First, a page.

U.S.-South African Cooperation Seeks to Tame Introduced WeedBy
Kathryn Barry Stelljes
July 29, 1998
A new cooperative project between Agricultural
Research Service and South African scientists aims to control Cape ivy, a
weed rapidly taking over natural areas along the U.S. west coast.
The vine was introduced from South Africa as an ornamental plant before the
turn of the century. But now it has spread into wild areas throughout coastal
California and into Oregon, where there are no natural enemies to curb the
Cape ivy reduces the diversity of native plants and reduces precious habitat
needed by rare and endangered plants and animals.
Chemical weed killer is frequently not a control option because Cape ivy
grows in hard- to-reach areas, near water and in areas that contain sensitive
species. So ARS' Plant
Protection Unit in Albany, Calif. and South Africa's Plant Protection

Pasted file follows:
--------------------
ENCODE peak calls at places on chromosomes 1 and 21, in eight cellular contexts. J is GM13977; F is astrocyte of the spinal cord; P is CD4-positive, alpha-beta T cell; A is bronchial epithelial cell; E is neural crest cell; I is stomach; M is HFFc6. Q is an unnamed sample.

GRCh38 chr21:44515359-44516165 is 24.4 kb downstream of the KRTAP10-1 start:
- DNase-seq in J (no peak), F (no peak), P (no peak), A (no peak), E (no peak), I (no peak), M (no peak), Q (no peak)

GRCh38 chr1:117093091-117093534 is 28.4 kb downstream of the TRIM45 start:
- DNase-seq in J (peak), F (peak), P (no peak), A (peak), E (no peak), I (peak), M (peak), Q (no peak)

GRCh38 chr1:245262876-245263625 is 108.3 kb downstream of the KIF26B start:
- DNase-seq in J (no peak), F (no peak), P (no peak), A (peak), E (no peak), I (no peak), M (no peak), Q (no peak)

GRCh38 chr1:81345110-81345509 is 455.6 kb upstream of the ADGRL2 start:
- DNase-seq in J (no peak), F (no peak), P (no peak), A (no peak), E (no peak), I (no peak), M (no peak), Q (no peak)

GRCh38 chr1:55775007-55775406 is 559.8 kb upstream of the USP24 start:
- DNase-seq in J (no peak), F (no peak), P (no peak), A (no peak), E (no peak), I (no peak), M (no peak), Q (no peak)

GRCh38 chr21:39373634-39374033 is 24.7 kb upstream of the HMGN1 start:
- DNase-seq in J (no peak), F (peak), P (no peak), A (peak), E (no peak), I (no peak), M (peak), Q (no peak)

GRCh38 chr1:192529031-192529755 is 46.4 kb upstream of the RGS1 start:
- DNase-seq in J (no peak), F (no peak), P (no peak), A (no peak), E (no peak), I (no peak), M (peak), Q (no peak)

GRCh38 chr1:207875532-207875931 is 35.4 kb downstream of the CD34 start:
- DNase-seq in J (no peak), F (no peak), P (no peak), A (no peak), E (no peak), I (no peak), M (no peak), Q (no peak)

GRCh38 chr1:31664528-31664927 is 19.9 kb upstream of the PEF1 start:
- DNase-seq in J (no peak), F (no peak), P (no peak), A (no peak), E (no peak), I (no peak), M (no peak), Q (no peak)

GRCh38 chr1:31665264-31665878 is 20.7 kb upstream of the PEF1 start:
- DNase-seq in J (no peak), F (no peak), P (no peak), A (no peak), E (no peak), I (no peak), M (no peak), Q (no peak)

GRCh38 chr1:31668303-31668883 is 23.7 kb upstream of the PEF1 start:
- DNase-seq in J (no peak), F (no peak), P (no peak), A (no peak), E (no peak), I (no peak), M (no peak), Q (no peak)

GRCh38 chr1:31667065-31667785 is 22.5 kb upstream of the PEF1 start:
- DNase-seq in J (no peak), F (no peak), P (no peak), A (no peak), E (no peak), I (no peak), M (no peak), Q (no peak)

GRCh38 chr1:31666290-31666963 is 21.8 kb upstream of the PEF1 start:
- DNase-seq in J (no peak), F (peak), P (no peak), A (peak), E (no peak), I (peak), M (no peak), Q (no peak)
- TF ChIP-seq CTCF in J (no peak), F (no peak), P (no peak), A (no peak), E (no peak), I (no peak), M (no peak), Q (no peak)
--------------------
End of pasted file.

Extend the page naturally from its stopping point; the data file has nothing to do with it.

Research Institute in Pretoria are working to implement a biological control
The Pretoria scientists began searching this spring along the east coast of
South Africa for insects and pathogens that appear to control the ivy naturally.
The researchers believe such biocontrols exist because Cape ivy is uncommon in
its homeland, suggesting that natural enemies keep it in check.
Once potential biological agents are found, ARS will test them for safety on
native U.S. plants. Ultimately, if an effective biocontrol is identified, ARS
will apply for permission to release the insect or pathogen.
ARS has released hundreds of beneficial biological control agents against
dozens of pests. The painstaking process of identifying, testing and importing
a biological control insect takes about 10 years.
Scientific contact: Joe Balciunas, USDA-ARS Plant Protection
Research Unit, Western Regional Research
Center, Albany, CA 94710, (510) 559-5975, fax (510) 559-5777,